In the Star Wars universe, pit droids are little foldable robots that perform automated repairs on spacecraft and the like. They were introduced in 1999’s The Phantom Menace, and beyond the podracing scenes, are probably the only good thing to come out of that particular film.
[Goran Vuksic] wanted a pit droid of his own, and reasoned that if he was going to go through the trouble of sanding and painting all the 3D printed components so they look like the real bot, he might as well add some smarts to it. While this droid won’t be fixing podracers anytime soon, its onboard Jetson Orin Nano Developer Kit does pack a considerable amount of processing under that dome.
A webcam mounted in the bot’s eye socket is connected to the Jetson, which is running an image detection and identification routine based on the example code provided by NVIDIA. The single-board computer uses a relay to blink some LEDs on and off when a human is detected, and a pair of servos pan-and-tilt the bot’s head towards whoever has caught its gaze.
It’s no surprise that [Goran] picked the Jetson Orin over competing SBCs for this task — in our review of the Orin Nano Developer Kit a few months ago, we found it was able to hit nearly 200 frames per second while performing this sort of real-time image analysis. So there’s plenty of room to grow should he want to integrate more complex image recognition tasks.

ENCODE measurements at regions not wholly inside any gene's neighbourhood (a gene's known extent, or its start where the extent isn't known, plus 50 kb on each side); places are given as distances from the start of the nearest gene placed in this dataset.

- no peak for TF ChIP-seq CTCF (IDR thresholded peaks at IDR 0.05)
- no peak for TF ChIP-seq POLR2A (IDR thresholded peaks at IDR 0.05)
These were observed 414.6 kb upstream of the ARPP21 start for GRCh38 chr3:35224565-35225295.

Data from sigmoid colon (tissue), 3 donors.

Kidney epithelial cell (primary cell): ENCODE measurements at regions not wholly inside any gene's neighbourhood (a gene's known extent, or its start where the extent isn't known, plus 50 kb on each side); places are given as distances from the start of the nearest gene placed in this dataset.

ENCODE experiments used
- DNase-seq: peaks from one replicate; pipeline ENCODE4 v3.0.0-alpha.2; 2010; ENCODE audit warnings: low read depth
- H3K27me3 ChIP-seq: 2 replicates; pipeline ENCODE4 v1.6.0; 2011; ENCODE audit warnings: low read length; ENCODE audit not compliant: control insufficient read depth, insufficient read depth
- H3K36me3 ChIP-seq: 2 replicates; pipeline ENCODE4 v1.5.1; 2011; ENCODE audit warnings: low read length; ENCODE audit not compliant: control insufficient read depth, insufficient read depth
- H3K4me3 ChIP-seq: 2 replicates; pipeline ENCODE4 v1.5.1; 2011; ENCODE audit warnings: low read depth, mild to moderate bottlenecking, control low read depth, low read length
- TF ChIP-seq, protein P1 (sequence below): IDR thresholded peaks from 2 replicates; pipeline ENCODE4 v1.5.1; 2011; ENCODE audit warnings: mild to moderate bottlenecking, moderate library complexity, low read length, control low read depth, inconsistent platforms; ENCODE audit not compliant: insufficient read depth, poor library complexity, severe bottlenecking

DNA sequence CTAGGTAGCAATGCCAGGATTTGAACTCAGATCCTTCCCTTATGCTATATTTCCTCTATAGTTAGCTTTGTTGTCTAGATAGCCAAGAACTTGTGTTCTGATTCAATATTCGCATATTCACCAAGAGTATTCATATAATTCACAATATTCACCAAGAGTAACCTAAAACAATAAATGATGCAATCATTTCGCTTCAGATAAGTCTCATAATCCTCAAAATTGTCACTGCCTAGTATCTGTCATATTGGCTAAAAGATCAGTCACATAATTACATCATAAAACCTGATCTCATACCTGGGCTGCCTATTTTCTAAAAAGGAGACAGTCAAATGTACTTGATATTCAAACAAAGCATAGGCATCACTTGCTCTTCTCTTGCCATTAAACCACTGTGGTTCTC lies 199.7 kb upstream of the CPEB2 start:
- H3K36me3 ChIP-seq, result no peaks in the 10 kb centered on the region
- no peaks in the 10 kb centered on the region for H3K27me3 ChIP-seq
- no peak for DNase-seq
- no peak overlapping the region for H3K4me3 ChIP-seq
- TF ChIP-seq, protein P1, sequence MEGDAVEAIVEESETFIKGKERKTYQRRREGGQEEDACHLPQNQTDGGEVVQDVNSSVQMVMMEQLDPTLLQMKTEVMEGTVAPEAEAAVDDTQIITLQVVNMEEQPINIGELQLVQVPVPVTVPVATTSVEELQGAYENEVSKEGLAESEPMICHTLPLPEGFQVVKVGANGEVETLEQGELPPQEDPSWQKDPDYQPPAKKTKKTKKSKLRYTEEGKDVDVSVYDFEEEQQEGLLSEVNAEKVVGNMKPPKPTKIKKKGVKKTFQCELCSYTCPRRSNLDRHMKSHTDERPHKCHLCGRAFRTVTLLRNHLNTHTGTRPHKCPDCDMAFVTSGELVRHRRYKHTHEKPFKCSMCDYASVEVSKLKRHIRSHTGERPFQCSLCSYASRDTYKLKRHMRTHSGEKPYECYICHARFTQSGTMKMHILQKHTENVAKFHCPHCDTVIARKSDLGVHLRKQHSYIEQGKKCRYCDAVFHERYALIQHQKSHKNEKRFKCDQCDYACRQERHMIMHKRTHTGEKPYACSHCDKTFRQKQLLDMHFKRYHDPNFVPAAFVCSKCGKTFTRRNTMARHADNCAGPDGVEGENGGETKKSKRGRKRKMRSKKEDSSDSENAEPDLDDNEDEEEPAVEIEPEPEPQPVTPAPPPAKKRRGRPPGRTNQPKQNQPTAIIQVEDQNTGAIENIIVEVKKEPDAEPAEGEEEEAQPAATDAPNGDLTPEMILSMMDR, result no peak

For example, he could follow in the footsteps of [Kris Kersey], and put a functional data overlay on top of the video to give his bot Iron Man vision.
Continue reading “Star Wars Pit Droid Has A Jetson Brain”
Droids and robot assistants are still not really a part of our daily lives, even if they started showing up in movies many long decades ago. [Rudy Aramaryo] perhaps hopes that will change one day, and is pursuing this goal with their own droid build named R.O.B.
R.O.B. is quite a hefty ‘bot, weighing 140 lbs and sporting a full 80 Ah of lithium-iron-phosphate batteries for a long running time and plenty of power. For brains, R.O.B. packs in an Apple Mac Mini M1 and a Mac Studio, running OS X. It’s an unusual choice for a robot, but one that brings plenty of computing power to bear, nonetheless. Equipped with tracked propulsion, R.O.B. also features a slip-ring setup in the base allowing the droid to rotate endlessly without tangling wires.
By virtue of its size and power, R.O.B. goes a long way to emulating the general feel of the droids of the Star Wars series. It’s all about the roughly-human-scaled design, and the anthropomorphic features. Further helping the cause are a basic chat ability powered by Python, along with arms and actuators to interact with the world.
The name of this droid recalls us of the charming Nintendo console toy from the 1980s. If these aren’t the droids you’re looking for, and you’ve been hacking on ‘bots of your own, be sure to drop us a line.